Information-Theoretic Probing for Linguistic Structure

by   Tiago Pimentel, et al.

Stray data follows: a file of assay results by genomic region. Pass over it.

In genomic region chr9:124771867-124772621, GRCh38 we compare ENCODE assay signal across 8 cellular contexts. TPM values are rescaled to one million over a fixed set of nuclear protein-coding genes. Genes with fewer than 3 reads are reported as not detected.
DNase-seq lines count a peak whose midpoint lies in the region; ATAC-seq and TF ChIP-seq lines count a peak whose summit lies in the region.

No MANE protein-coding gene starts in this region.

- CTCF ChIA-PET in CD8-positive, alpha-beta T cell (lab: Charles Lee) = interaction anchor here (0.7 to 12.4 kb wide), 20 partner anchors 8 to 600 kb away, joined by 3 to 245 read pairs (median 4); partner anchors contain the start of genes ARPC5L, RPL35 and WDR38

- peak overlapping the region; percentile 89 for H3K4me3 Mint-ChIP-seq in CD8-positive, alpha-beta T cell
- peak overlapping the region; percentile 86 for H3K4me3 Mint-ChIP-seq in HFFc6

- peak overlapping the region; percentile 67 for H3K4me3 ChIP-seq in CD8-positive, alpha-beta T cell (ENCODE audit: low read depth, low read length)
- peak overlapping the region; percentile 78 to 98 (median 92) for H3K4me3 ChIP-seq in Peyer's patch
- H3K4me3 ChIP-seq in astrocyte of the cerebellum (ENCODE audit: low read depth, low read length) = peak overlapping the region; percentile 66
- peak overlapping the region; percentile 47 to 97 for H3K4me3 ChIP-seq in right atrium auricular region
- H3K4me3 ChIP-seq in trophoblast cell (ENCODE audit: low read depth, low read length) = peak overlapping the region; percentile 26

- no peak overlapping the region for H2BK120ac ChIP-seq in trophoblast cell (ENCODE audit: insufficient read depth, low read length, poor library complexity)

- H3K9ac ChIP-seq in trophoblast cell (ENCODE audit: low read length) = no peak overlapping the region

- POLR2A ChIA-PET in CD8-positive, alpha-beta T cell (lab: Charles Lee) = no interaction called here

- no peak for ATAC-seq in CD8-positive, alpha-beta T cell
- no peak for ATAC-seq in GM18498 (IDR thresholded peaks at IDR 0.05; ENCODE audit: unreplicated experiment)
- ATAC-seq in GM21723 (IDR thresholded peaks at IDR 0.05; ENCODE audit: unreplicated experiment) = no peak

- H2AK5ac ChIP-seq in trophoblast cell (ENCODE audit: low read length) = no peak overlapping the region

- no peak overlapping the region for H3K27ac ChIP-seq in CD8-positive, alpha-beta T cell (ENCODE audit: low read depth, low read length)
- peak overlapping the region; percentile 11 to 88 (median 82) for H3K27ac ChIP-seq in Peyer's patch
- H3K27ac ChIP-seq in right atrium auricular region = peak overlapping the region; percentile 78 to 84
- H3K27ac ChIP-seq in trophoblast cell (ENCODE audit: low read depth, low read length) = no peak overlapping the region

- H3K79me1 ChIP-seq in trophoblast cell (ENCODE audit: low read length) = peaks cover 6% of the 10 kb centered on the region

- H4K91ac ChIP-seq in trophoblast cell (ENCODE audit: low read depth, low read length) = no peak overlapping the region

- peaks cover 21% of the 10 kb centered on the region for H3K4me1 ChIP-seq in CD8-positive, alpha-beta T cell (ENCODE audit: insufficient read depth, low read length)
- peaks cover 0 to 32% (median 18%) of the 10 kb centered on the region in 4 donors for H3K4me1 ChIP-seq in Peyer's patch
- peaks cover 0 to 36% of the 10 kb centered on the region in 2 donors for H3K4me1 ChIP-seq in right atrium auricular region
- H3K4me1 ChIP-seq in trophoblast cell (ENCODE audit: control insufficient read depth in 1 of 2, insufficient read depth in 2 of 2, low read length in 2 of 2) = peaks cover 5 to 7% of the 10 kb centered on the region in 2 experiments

The success of neural networks on a diverse set of NLP tasks has led researchers to question how much do these networks actually know about natural language. Probes are a natural way of assessing this. When probing, a researcher chooses a linguistic task and trains a supervised model to predict annotation in that linguistic task from the network's learned representations. If the probe does well, the researcher may conclude that the representations encode knowledge related to the task. A commonly held belief is that using simpler models as probes is better; the logic is that such models will identify linguistic structure, but not learn the task itself. We propose an information-theoretic formalization of probing as estimating mutual information that contradicts this received wisdom: one should always select the highest performing probe one can, even if it is more complex, since it will result in a tighter estimate. The empirical portion of our paper focuses on obtaining tight estimates for how much information BERT knows about parts of speech in a set of five typologically diverse languages that are often underrepresented in parsing research, plus English, totaling six languages. We find BERT accounts for only at most 5


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